Seven Days

Seven days from today my fellow 3Ls and I will don our red and purple caps and gowns and graduate from BU Law. I’m ecstatic that one of my dearest friends is our student speaker, and I can’t wait to hear what words of wisdom and encouragement he will send us off with.

As my final blog post, here is my send away to the class of 2018:

First, I would like to offer a special thank you to Dean O’Rourke for her outstanding leadership and service to the school. During our 1L year you were named as one of the nation’s most influential legal educators—and it’s easy to see why. Under your direction the school has blossomed—from the development of the Redstone Building to the growth of our public interest community and programs.

Your student-centric approach to legal education has fostered a culture of community and collegiality that even outside observers couldn’t miss. I vividly recall participating in a student-led interview with a faculty candidate and hearing them remark how struck they were by how happy students our students are – imagine that, smiling law students on the eve of finals!

A strong community culture starts at the top, and we in the class of 2018 could not have been luckier to attend BU during your tenure as Dean. Thank you for your constant support, accessibility, and innovative leadership.

I’ve spent a great deal of time reflecting on what has happened over the course of these past three years. During our shared time at BU we carved out very different paths for ourselves. We fell in love; we become engaged; we married; we brought new life into this world. I continue to be inspired by our resilience in the face of all manner of tribulations—and trials!

In seven days we will disperse to every corner of this country and beyond to pursue our individual dreams. But as different as our time has been, as different as our lives shall be, we still share a collective experience—an experience born of our training, of our shared labor, but above all, of our unique moment. For no one else in history will experience this moment in time. It is ours. We know it intimately, better than any to come, and we bear responsibility for its outcome. This moment, our moment, is what I would like to address.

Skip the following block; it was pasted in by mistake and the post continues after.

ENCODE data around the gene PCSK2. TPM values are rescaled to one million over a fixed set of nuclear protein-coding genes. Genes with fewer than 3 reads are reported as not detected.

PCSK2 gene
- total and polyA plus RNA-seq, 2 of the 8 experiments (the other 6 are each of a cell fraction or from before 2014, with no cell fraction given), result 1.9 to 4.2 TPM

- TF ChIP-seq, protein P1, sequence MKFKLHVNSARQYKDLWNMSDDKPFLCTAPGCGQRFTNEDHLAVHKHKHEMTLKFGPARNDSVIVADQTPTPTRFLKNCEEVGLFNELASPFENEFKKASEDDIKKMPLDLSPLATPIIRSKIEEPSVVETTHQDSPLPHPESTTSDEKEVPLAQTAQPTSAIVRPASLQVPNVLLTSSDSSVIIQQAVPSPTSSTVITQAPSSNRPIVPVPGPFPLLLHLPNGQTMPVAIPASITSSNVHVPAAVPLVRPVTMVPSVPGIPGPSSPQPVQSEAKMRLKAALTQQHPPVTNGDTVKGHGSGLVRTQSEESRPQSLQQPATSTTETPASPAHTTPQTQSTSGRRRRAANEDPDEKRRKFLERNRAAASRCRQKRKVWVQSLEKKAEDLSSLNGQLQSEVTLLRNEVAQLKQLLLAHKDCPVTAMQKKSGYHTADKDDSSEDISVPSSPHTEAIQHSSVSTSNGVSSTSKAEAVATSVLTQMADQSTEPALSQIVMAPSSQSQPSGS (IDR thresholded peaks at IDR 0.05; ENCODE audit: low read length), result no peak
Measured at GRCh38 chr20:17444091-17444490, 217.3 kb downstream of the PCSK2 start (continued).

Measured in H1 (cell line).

There is no question that the world looks monumentally different today than it did when we began this adventure in August of 2015. As 1Ls, we pored over centuries of opinions that painted a rich and dynamic portrait of this country’s history—the ebb and flow of economic, political, and social movements; periods of division, uncertainty, and fear. The legal doctrines and rules embedded in these opinions offered a snapshot of how our institutions responded to each generation’s unique needs and demands.

But our study of the common law was not merely a history lesson. Our participation in classes, clinics, and internships have taught us how to navigate our current legal systems – how to advance or resist our cause through avenues such as impact litigation, legislative advocacy, and policy-making.

Outside the Redstone Building and Law Tower, we have seen our profession rise in the public’s esteem. Once the butt of jokes, lawyers are now at forefront of this nation’s most heated political and legal debates. As our institutions are challenged from within and without, people look to lawyers to uphold our democratic system. To uphold the rule of law itself.

As students, we have contributed to this change. We welcomed immigrants at Logan Airport and informed them of their rights. We drafted amicus briefs when courts sought guidance. We both staffed government agencies and served as their watchdogs.

And so this is our moment. As students, we are on the cusp of joining a profession on the front lines of change. As lawyers, we will be the ones people look to as this country decides what it will preserve and what it will become. As advocates, we must decide what we are advocating for.

I leave each of us with this to contemplate:
We leave BU with tools.
We leave BU with a broader context.
BU leaves us with a choice: What will your contribution be?

Thank you.

 

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